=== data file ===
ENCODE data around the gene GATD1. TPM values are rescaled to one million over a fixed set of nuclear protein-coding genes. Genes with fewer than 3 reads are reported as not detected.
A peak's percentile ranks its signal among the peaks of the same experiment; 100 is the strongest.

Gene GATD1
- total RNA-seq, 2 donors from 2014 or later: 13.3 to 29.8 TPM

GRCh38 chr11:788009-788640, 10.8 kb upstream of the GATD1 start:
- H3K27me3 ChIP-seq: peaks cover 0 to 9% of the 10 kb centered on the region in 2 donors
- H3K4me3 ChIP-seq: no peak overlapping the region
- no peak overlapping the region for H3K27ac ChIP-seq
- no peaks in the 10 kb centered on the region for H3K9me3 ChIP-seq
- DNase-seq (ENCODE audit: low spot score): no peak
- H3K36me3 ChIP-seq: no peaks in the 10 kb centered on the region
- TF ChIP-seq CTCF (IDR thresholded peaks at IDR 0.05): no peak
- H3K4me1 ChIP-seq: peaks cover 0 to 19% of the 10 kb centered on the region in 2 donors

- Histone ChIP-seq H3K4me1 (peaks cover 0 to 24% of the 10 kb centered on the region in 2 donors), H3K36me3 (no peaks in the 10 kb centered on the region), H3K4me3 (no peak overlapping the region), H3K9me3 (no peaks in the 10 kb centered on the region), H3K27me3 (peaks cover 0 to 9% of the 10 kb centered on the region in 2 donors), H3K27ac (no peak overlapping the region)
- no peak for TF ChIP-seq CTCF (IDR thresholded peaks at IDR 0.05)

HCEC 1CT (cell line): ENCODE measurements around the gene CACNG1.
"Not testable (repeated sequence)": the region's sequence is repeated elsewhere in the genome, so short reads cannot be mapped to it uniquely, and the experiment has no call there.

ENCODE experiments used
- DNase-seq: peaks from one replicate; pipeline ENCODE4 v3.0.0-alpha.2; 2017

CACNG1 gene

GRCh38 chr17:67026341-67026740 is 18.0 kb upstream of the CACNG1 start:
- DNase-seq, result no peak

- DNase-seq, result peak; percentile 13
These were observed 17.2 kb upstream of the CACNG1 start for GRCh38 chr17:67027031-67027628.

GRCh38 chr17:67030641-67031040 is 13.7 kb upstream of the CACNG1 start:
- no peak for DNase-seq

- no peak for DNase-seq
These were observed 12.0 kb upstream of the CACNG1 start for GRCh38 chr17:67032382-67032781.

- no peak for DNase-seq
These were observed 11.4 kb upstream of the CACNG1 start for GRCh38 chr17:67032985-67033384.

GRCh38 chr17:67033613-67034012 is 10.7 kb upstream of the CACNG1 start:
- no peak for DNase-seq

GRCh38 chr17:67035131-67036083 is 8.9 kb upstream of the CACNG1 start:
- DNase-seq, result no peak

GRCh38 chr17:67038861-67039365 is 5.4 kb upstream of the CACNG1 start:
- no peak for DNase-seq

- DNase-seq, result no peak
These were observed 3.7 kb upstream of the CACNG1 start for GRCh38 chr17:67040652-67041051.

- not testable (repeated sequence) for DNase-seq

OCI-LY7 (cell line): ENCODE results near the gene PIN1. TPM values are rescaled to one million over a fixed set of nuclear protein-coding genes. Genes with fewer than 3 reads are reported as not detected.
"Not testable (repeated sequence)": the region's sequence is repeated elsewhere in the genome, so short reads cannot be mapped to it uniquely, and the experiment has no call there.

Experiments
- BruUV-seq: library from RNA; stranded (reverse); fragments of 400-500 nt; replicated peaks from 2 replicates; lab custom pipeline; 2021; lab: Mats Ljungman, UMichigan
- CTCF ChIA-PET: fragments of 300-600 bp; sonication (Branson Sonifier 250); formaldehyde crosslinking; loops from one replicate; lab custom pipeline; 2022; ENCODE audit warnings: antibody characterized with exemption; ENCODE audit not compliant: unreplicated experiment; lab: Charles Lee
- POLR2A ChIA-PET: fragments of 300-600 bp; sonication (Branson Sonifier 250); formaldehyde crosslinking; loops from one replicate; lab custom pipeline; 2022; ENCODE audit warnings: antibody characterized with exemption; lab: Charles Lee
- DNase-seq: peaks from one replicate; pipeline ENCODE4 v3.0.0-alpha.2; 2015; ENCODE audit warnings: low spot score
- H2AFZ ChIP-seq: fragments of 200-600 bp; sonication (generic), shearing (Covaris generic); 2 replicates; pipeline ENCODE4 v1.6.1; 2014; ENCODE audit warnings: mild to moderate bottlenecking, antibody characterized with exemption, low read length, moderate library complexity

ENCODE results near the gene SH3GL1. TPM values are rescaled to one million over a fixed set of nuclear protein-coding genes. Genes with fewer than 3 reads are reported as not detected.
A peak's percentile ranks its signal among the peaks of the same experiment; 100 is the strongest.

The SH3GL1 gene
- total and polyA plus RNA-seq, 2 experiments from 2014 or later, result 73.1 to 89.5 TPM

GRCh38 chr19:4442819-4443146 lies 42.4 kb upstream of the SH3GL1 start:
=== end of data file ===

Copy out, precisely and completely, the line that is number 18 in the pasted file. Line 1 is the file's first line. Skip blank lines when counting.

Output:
ENCODE experiments used